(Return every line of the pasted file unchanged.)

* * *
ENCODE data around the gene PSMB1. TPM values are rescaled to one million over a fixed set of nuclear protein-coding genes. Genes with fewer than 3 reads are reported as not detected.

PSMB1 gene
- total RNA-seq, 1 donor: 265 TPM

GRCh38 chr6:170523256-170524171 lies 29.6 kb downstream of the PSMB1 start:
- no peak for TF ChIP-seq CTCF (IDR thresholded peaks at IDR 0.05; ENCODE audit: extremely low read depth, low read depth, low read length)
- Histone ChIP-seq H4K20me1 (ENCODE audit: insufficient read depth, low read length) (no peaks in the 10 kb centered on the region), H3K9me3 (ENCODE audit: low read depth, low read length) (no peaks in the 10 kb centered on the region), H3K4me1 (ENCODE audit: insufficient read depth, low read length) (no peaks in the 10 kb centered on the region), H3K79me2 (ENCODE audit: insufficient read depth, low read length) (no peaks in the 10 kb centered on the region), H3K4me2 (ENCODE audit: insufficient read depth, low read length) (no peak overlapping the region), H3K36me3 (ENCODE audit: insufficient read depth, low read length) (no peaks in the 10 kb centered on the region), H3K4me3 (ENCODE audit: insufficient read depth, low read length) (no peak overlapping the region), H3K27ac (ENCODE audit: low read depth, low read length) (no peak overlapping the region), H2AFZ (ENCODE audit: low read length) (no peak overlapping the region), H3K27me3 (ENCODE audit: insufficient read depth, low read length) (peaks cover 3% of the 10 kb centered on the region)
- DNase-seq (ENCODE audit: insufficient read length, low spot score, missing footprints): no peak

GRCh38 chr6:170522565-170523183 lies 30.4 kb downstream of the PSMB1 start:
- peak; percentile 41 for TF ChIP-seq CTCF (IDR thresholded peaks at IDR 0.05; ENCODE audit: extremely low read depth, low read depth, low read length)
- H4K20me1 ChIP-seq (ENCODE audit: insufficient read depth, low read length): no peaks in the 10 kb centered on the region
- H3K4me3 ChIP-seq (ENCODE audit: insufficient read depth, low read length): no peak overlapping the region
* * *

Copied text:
ENCODE data around the gene PSMB1. TPM values are rescaled to one million over a fixed set of nuclear protein-coding genes. Genes with fewer than 3 reads are reported as not detected.

PSMB1 gene
- total RNA-seq, 1 donor: 265 TPM

GRCh38 chr6:170523256-170524171 lies 29.6 kb downstream of the PSMB1 start:
- no peak for TF ChIP-seq CTCF (IDR thresholded peaks at IDR 0.05; ENCODE audit: extremely low read depth, low read depth, low read length)
- Histone ChIP-seq H4K20me1 (ENCODE audit: insufficient read depth, low read length) (no peaks in the 10 kb centered on the region), H3K9me3 (ENCODE audit: low read depth, low read length) (no peaks in the 10 kb centered on the region), H3K4me1 (ENCODE audit: insufficient read depth, low read length) (no peaks in the 10 kb centered on the region), H3K79me2 (ENCODE audit: insufficient read depth, low read length) (no peaks in the 10 kb centered on the region), H3K4me2 (ENCODE audit: insufficient read depth, low read length) (no peak overlapping the region), H3K36me3 (ENCODE audit: insufficient read depth, low read length) (no peaks in the 10 kb centered on the region), H3K4me3 (ENCODE audit: insufficient read depth, low read length) (no peak overlapping the region), H3K27ac (ENCODE audit: low read depth, low read length) (no peak overlapping the region), H2AFZ (ENCODE audit: low read length) (no peak overlapping the region), H3K27me3 (ENCODE audit: insufficient read depth, low read length) (peaks cover 3% of the 10 kb centered on the region)
- DNase-seq (ENCODE audit: insufficient read length, low spot score, missing footprints): no peak

GRCh38 chr6:170522565-170523183 lies 30.4 kb downstream of the PSMB1 start:
- peak; percentile 41 for TF ChIP-seq CTCF (IDR thresholded peaks at IDR 0.05; ENCODE audit: extremely low read depth, low read depth, low read length)
- H4K20me1 ChIP-seq (ENCODE audit: insufficient read depth, low read length): no peaks in the 10 kb centered on the region
- H3K4me3 ChIP-seq (ENCODE audit: insufficient read depth, low read length): no peak overlapping the region